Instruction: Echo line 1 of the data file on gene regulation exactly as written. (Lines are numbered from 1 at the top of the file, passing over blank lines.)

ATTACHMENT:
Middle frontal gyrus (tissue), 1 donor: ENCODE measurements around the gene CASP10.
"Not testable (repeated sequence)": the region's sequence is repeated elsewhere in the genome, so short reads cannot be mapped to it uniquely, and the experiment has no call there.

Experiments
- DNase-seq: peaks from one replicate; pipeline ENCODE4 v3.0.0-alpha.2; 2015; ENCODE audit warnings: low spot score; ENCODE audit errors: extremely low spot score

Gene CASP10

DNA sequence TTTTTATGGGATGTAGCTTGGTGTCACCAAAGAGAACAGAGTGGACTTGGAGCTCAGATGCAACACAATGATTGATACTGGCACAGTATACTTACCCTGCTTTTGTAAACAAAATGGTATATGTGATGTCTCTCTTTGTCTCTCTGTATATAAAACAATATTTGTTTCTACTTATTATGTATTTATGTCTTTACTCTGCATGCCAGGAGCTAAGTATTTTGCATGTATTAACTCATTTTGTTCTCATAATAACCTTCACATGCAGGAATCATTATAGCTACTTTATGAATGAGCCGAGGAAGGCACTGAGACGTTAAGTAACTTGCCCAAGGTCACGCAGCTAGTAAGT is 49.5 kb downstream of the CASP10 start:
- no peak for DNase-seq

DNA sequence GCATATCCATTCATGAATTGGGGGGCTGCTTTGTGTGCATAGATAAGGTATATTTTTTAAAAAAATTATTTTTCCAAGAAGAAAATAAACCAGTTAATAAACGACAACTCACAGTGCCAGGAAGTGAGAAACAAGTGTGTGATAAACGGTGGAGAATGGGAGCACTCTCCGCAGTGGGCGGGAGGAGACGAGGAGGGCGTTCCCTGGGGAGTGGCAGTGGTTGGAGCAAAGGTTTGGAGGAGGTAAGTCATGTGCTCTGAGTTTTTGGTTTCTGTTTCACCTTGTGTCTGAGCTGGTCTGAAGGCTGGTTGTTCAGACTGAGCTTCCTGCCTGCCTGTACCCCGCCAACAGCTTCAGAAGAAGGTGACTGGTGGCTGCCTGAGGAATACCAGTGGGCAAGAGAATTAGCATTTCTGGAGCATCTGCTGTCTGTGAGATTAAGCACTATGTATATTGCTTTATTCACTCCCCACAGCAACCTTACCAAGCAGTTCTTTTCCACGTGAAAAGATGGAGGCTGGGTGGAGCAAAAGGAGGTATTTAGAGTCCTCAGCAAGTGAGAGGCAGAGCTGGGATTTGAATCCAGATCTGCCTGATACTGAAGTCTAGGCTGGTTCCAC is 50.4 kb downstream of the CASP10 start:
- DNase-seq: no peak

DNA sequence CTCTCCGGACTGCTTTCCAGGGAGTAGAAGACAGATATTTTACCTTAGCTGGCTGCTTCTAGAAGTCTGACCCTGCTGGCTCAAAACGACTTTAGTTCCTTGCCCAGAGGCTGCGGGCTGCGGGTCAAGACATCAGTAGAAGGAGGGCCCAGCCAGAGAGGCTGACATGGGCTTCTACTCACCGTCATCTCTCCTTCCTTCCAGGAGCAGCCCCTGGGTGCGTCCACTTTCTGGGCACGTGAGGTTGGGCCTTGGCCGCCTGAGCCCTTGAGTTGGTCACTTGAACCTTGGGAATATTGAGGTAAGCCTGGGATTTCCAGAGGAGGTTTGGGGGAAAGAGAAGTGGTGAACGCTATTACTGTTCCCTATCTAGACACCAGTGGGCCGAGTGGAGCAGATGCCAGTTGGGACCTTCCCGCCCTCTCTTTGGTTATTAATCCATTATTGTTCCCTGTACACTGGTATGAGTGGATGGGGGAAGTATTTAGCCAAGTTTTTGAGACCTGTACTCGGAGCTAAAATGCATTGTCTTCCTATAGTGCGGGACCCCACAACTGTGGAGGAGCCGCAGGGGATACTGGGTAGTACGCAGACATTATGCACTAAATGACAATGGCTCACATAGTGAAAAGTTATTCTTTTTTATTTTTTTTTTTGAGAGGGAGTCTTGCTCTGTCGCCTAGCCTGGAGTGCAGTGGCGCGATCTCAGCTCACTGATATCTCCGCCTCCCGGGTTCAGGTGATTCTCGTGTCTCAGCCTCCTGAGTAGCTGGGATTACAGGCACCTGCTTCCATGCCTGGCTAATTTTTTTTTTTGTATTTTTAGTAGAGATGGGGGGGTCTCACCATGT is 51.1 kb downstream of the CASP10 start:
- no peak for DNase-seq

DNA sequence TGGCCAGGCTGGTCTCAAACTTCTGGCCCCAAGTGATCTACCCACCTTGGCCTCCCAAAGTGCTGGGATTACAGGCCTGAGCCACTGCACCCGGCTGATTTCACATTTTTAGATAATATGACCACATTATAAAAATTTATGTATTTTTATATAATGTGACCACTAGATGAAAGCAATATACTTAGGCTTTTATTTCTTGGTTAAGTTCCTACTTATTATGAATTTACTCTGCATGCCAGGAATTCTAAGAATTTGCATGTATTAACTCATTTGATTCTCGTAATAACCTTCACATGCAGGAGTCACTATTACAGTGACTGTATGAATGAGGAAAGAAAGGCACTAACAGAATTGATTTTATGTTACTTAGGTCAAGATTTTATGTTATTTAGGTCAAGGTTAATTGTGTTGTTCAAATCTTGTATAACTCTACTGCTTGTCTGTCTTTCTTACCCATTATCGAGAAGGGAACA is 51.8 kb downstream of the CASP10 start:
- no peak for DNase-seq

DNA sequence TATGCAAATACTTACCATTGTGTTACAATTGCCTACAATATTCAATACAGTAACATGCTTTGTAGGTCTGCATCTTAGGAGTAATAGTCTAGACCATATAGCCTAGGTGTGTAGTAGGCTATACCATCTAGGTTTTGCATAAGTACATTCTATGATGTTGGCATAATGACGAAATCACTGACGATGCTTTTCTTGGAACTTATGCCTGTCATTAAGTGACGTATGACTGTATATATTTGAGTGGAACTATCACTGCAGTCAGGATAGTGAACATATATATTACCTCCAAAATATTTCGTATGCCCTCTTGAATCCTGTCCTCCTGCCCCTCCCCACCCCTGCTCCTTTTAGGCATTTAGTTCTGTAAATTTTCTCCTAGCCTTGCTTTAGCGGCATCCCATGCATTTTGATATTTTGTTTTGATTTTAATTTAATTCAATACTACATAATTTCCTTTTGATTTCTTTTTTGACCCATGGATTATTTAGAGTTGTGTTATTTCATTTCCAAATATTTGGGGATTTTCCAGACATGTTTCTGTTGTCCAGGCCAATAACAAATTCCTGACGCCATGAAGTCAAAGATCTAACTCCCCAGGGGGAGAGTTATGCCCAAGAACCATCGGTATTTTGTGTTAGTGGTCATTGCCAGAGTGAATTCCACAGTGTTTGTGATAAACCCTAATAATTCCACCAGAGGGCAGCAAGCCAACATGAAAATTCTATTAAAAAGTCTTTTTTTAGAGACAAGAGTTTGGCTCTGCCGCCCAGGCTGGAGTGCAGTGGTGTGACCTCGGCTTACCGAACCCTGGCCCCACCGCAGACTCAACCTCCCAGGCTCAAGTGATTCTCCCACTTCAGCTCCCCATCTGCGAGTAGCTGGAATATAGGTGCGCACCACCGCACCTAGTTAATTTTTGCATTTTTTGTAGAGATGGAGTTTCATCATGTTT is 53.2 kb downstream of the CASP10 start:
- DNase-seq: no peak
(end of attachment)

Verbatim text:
Middle frontal gyrus (tissue), 1 donor: ENCODE measurements around the gene CASP10.